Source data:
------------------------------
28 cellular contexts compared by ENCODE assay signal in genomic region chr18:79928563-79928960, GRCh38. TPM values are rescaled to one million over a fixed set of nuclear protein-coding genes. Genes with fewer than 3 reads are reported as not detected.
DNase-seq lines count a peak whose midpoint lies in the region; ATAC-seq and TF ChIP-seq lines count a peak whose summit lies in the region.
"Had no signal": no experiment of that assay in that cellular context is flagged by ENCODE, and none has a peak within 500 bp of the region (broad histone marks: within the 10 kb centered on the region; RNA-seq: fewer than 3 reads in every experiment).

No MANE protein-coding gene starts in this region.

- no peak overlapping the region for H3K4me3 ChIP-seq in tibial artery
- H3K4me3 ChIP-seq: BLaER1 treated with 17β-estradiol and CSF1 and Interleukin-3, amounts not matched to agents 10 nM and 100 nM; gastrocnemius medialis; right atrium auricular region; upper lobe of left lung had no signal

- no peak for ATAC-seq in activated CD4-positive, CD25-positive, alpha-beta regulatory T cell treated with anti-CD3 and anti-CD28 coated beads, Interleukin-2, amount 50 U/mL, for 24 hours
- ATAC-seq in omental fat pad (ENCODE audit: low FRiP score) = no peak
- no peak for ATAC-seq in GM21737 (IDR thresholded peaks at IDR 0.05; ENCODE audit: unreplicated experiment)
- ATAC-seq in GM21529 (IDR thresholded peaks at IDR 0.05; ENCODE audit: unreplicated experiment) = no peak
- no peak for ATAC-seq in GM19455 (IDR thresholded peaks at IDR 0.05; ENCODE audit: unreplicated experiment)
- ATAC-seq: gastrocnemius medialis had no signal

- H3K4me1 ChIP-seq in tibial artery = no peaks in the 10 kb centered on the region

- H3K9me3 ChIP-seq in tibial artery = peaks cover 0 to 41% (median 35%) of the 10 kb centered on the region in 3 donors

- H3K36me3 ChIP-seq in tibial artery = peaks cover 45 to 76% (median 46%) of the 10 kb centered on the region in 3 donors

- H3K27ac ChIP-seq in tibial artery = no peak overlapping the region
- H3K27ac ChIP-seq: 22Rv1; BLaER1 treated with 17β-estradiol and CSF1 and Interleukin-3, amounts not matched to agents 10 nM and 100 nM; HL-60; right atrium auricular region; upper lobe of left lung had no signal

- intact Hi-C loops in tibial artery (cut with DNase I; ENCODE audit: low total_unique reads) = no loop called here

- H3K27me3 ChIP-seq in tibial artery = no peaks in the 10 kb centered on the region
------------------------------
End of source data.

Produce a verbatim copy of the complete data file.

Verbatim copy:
28 cellular contexts compared by ENCODE assay signal in genomic region chr18:79928563-79928960, GRCh38. TPM values are rescaled to one million over a fixed set of nuclear protein-coding genes. Genes with fewer than 3 reads are reported as not detected.
DNase-seq lines count a peak whose midpoint lies in the region; ATAC-seq and TF ChIP-seq lines count a peak whose summit lies in the region.
"Had no signal": no experiment of that assay in that cellular context is flagged by ENCODE, and none has a peak within 500 bp of the region (broad histone marks: within the 10 kb centered on the region; RNA-seq: fewer than 3 reads in every experiment).

No MANE protein-coding gene starts in this region.

- no peak overlapping the region for H3K4me3 ChIP-seq in tibial artery
- H3K4me3 ChIP-seq: BLaER1 treated with 17β-estradiol and CSF1 and Interleukin-3, amounts not matched to agents 10 nM and 100 nM; gastrocnemius medialis; right atrium auricular region; upper lobe of left lung had no signal

- no peak for ATAC-seq in activated CD4-positive, CD25-positive, alpha-beta regulatory T cell treated with anti-CD3 and anti-CD28 coated beads, Interleukin-2, amount 50 U/mL, for 24 hours
- ATAC-seq in omental fat pad (ENCODE audit: low FRiP score) = no peak
- no peak for ATAC-seq in GM21737 (IDR thresholded peaks at IDR 0.05; ENCODE audit: unreplicated experiment)
- ATAC-seq in GM21529 (IDR thresholded peaks at IDR 0.05; ENCODE audit: unreplicated experiment) = no peak
- no peak for ATAC-seq in GM19455 (IDR thresholded peaks at IDR 0.05; ENCODE audit: unreplicated experiment)
- ATAC-seq: gastrocnemius medialis had no signal

- H3K4me1 ChIP-seq in tibial artery = no peaks in the 10 kb centered on the region

- H3K9me3 ChIP-seq in tibial artery = peaks cover 0 to 41% (median 35%) of the 10 kb centered on the region in 3 donors

- H3K36me3 ChIP-seq in tibial artery = peaks cover 45 to 76% (median 46%) of the 10 kb centered on the region in 3 donors

- H3K27ac ChIP-seq in tibial artery = no peak overlapping the region
- H3K27ac ChIP-seq: 22Rv1; BLaER1 treated with 17β-estradiol and CSF1 and Interleukin-3, amounts not matched to agents 10 nM and 100 nM; HL-60; right atrium auricular region; upper lobe of left lung had no signal

- intact Hi-C loops in tibial artery (cut with DNase I; ENCODE audit: low total_unique reads) = no loop called here

- H3K27me3 ChIP-seq in tibial artery = no peaks in the 10 kb centered on the region